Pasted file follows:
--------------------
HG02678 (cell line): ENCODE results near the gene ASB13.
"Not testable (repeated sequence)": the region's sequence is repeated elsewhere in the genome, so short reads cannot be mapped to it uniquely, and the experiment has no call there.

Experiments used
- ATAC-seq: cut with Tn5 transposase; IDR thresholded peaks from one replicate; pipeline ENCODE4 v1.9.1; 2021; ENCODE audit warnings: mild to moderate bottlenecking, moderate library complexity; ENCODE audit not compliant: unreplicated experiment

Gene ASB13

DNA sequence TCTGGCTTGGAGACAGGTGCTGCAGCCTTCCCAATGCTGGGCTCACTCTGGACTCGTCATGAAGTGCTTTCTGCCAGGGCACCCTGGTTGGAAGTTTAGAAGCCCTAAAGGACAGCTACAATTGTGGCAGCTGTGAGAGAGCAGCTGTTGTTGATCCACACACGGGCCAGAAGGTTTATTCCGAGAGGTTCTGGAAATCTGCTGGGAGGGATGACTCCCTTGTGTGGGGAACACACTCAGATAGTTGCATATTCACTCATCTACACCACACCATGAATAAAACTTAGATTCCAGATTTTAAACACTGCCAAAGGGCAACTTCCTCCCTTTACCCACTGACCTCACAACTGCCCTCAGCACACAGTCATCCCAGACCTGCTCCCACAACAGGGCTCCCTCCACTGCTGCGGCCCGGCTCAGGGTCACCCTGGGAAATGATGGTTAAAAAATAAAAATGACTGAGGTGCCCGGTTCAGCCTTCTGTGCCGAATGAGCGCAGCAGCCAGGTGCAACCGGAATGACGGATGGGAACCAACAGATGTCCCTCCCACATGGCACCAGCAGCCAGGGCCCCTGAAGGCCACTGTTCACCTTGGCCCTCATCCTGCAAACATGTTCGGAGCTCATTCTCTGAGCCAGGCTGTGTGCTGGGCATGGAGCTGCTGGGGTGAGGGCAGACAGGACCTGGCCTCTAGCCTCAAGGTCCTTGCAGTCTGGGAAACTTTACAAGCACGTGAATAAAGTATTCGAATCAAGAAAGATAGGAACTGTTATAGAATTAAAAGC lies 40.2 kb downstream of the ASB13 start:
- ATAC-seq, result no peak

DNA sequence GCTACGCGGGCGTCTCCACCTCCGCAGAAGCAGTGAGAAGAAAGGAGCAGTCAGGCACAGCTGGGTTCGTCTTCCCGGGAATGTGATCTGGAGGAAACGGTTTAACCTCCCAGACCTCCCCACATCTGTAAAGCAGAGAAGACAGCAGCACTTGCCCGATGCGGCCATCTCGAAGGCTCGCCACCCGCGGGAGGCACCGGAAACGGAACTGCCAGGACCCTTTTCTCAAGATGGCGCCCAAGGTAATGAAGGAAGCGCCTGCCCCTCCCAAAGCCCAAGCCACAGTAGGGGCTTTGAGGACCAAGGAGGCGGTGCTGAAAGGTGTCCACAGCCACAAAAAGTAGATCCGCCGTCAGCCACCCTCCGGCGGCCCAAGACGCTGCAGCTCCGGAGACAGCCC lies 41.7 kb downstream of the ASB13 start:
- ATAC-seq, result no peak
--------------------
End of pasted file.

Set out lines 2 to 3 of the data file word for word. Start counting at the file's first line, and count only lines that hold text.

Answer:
"Not testable (repeated sequence)": the region's sequence is repeated elsewhere in the genome, so short reads cannot be mapped to it uniquely, and the experiment has no call there.

Experiments used